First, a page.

Then again, Bilski turned out surprisingly OK, wheedling out of the BIG courtroom. Let's console ourselves with the thought that prudence may prevail in this next episode of Supreme jurisprudence. After all, what would the new burden of proof be: "shoot it if it moves"?! (Isn't that the Dick Cheney standard for quail hunting and lawyer blasting? Hmmm... I feel an amicus coming on...)
Posted by: Patent Hawk at November 30, 2010 10:16 PM
Does anybody out there have experience of oppositions at the EPO? My experience is as follows:
1. It is never easy to find art that is as good as what the EPO Examiners already found and examined prior to issue. Usually, one finds nothing better.
2. It is never easy to persuade a tribunal in Europe to revoke a claim issued by the EPO, on art considered by the EPO (even though the petitioner for revocation has only to get over the "balance of probability").
How about the USPTO sets up a fee system in which Applicants pay pro rata, per reference listed on their IDS. The more they pay, the more comfort they derive. As the man once said " You pays your money and you takes your choice".
Posted by: MaxDrei at December 1, 2010 1:04 AM
"Still, I'd be all for it if not for the fact that it would be quickly found as unacceptable as registration. Some applicants wouldn't submit any art, and they'd just practically register."
You are absolutely right about some applicants providing no art, but a patent that lists no art would have absolutely no presumption of validity -- zero.
No rational company would wade into the market place with such a worthless piece of paper. If I am a competitor, all I need is a single anticipating reference and I can infringe to my heart's desire knowing that if I am sued, the patent is road-kill and I don't have to overcome a presumption of validity. If I don't want to wait to be sued, I file for a re-examination.
"Besides that, applicants, and their attendant searchers, seem all too often to be completely incompetent at searching. . ."
My experience has been that the quality of professional search services I have commissioned for my clients is much higher than the quality of the PTO searches my client pays for. If I had to choose between a private search and a PTO search as the basis of my patent protection -- private, no question.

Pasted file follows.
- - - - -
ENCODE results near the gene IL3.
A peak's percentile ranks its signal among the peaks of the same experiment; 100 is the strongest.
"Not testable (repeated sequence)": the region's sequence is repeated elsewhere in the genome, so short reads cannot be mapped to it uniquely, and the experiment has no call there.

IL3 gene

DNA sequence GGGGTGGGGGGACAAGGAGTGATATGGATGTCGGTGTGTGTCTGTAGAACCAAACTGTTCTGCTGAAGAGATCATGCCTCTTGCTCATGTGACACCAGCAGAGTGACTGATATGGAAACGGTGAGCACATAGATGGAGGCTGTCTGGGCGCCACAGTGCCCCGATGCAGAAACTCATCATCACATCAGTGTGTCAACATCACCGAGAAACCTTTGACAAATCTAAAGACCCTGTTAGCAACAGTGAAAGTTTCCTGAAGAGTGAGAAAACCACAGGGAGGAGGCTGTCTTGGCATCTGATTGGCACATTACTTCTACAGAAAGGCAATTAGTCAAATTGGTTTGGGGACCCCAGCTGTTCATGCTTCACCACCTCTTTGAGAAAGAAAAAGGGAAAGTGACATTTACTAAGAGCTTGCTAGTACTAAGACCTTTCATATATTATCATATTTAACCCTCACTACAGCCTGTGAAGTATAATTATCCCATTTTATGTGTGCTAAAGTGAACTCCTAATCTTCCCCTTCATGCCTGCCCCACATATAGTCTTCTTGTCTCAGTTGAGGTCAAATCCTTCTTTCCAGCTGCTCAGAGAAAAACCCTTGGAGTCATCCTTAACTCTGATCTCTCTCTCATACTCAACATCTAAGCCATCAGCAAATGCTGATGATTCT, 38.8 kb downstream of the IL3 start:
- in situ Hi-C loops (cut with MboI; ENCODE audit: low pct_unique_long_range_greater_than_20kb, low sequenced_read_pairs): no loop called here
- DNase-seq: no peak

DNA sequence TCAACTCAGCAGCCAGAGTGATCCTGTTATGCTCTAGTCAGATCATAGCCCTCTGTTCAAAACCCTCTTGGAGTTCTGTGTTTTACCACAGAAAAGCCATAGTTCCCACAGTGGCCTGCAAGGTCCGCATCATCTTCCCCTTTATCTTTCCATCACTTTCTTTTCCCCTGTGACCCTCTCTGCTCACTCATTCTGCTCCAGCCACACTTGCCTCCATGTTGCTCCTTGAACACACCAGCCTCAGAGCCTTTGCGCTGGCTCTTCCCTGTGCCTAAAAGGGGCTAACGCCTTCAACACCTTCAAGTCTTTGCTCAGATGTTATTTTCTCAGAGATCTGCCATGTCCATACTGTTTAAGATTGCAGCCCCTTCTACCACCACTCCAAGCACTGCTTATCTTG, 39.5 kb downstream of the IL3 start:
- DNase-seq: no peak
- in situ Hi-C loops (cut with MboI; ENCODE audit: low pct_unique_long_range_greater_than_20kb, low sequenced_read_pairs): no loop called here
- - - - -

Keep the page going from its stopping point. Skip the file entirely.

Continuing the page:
Most private searchers are, after all, ex-examiners. Some are ex-examiners because they are smart enough to make a better living on the "outside". Some are ex-examiners who got flushed by the PTO. I believe your comments relate to the later; mine to the former.
"It would take such a major change in the law to have applicants examine their own applications (which is the equivalent of your system), that the idea simply bears no semblance to reality. It just won't happen."
You are still missing the point. The applicant wouldn't be doing any examination. The PTO would examine the application based on the art the applicant provides. The part you are missing is that there is a distinction between "examination" and "searching." We do, after all, pay the PTO separate fees for those services.
This will never happen, you say. You know, in the present environment you are absolutely correct.
But the patent professionals in this county could make anything happen they want, if they had any balls, or, more to the point, if they had an organization with any balls.
Unfortunately, the only organization with any clout in the patent world is POPA and it has been screwing applicants and patent professionals in behalf of examiners for decades.
Posted by: Babel Boy at December 1, 2010 9:16 AM
You are absolutely right about some applicants providing no art, but a patent that lists no art would have absolutely no presumption of validity -- zero.
You can't have a patent without a presumption of validity, because that would require the patentee to prove his patent valid in court - an impossible task. The "best" you can do is a patent with no heightened standard of proof for art-based invalidity, which I think is what you meant.
No rational company would wade into the market place with such a worthless piece of paper. If I am a competitor, all I need is a single anticipating reference and I can infringe to my heart's desire knowing that if I am sued, the patent is road-kill and I don't have to overcome a presumption of validity.
But it would still cost the infringer, say, $5 million to invalidate the patent in court based on that reference. Same as today. Now, would you like to license my unexamined patent for the low, low price of $4 million?